So, in summary, I don't really think every engineer would sell their mother's soul to the devil for 2mpg. But people who have poor fuel economy to start with and people in places with very high fuel prices (and people who don't place much value on their mother's soul) might consider it.
You're talking one bus. Imagine if you were an engineer at peterbilt, or cummins, or whatever flavor in the trucking industry you wanna choose. IF you could go to your bosses with something with a 2mpg increase, and they could back it up with testing, that would be huge for the company. They would sell a boat load more trucks because while the 8,000 dollars a rig savings isn't worth your mother's soul, multiply that by 1000, 5000, or even 10,000 trucks, and you'll begin to understand where that saying has merit.
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Old 12-21-2015, 10:41 AM   #78
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You're talking one bus. Imagine if you were an engineer at peterbilt, or cummins, or whatever flavor in the trucking industry you wanna choose.
I'd added a bit about truckers in my original post as an edit as you were posting your responses.

2 mpg is a big deal when you go a lot of miles. Most skoolie people don't. I guess I originally was looking at the statement through the lens of a skoolie person and not a fleet manager.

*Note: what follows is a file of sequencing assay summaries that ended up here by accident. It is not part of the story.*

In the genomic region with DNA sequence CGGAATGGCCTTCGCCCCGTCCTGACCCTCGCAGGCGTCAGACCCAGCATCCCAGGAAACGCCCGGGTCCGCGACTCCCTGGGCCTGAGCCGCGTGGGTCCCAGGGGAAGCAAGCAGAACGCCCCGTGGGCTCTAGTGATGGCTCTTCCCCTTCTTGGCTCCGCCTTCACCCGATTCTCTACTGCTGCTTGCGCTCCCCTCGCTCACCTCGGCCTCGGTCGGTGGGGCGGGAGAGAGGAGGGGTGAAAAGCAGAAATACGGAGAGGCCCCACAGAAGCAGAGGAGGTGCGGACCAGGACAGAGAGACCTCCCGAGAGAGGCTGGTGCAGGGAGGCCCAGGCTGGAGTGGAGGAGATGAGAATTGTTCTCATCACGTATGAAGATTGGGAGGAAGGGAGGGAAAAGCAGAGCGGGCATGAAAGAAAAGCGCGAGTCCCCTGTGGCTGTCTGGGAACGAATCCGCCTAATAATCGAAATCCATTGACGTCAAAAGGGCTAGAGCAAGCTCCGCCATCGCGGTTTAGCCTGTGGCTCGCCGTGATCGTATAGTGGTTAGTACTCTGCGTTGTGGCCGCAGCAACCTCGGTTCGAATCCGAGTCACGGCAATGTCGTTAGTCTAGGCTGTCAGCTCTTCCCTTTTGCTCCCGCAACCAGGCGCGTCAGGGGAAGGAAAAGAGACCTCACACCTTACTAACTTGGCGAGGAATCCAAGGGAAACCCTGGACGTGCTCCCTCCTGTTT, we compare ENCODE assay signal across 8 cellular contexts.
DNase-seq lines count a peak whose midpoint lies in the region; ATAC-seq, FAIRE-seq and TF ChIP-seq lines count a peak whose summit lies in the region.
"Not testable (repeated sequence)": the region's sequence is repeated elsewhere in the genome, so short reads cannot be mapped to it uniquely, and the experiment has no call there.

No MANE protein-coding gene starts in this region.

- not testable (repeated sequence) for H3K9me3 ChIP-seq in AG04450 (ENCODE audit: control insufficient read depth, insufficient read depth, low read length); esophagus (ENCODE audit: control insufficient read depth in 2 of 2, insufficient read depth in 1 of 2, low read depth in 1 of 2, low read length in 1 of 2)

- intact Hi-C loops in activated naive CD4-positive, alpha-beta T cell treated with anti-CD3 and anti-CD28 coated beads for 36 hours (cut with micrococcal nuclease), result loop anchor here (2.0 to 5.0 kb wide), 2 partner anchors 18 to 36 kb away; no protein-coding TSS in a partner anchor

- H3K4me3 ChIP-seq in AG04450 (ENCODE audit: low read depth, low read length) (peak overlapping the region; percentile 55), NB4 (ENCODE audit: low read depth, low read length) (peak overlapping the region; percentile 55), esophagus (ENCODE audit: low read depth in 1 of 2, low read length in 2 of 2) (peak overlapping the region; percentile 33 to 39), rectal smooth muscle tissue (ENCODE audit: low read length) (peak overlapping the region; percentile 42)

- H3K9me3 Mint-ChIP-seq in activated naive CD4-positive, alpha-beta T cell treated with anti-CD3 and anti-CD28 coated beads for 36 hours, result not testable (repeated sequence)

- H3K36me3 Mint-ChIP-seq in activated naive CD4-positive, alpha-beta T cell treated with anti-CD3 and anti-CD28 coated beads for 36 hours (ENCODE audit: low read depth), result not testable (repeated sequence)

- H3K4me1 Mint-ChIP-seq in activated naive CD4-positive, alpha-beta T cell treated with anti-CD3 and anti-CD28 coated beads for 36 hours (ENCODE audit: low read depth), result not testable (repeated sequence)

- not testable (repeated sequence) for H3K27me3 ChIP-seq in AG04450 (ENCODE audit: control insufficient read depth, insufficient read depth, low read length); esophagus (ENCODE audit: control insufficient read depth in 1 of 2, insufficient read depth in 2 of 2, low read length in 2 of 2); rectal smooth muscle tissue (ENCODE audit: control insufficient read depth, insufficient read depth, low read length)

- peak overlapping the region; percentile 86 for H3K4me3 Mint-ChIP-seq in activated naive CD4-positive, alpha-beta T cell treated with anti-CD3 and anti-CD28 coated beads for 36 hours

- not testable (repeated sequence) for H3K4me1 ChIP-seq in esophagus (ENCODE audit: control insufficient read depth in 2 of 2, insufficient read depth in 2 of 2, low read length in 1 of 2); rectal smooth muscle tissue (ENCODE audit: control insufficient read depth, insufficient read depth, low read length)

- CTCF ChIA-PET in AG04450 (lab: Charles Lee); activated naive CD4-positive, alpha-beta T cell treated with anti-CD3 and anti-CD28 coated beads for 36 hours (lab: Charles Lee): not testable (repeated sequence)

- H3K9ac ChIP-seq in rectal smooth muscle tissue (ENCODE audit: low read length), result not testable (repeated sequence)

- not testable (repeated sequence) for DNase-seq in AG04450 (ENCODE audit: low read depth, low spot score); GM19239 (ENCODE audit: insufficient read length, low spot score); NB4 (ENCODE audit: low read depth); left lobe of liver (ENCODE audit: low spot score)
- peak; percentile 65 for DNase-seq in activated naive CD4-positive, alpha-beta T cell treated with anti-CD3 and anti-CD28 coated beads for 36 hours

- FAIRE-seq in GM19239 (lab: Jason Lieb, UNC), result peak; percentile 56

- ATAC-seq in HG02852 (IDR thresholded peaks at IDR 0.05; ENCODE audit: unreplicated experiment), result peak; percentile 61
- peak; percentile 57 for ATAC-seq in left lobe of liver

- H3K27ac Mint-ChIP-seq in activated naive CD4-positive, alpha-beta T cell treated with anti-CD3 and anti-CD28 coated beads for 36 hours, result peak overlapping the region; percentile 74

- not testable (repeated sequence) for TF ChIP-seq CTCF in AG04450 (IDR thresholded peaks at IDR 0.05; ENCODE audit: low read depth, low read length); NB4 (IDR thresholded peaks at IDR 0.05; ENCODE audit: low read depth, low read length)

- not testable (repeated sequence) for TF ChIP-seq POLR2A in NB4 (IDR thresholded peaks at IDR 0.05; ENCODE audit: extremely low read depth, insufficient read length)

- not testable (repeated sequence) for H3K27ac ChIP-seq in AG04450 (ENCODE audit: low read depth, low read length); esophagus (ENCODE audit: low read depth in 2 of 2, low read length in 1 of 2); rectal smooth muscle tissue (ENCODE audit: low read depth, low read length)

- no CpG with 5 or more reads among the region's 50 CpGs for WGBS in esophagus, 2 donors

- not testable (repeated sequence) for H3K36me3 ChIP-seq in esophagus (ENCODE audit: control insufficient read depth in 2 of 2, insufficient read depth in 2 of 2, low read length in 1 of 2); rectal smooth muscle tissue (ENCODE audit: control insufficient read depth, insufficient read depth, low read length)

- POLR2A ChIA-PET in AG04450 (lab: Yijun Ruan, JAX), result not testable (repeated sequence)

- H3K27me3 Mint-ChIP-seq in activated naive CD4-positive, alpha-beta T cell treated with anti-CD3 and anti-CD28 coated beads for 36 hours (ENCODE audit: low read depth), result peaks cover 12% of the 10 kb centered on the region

If someone were running a fleet that does 5,000,000 miles per year and is paying $3/gal on average they'd save $1,000,000 per year if they went from 6 mpg to those fancy 10 mpg trucks. The added cost might be worth it, but that'd be up to the company to decide. Assuming 25 trucks going 200,000 miles a year each that they replace in the fleet after 1,000,000 miles. The 10mpg trucks could be $200,000 more expensive than 6mpg trucks and they'd break even at $3/gal provided the trucks performed as advertised and maintenance costs were the same.

If I was running it, I'd do my analysis with $2/gal diesel and divide by at least 2 just to factor in possible increased maintenance costs and mpg not performing as advertised. I wouldn't pay more than $65,000 extra for the fancy trucks.
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Old 12-21-2015, 10:50 AM   #79
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I never was very good at math, but with any luck at all, the diesel engine, tranny and rear axle transplants I have made should take me from about 5 mpg to around 25 at a cost of 15 grand.

So...how far do I have to drive just to break even at say $4 bucks a gallon. And...just how far is the Moon anyway?
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Old 12-21-2015, 10:57 AM   #80
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I never was very good at math, but with any luck at all, the diesel engine, tranny and rear axle transplants I have made should take me from about 5 mpg to around 25 at a cost of 15 grand.

So...how far do I have to drive just to break even at say $4 bucks a gallon. And...just how far is the Moon anyway?
Going from 5 mpg to 25 mpg at $4/gal you'd have to drive 23,437.5 miles to save $15,000 on fuel. The moon is about 238,900 miles away, so that's about 1/10th the way to the moon. The circumference of the earth at the equator is about 24,902 miles. So you're about 1,500 miles shy of driving around the earth on the equator. 1,500 miles is about the distance from Downtown Houston to Downtown Los Angeles if you take I-10.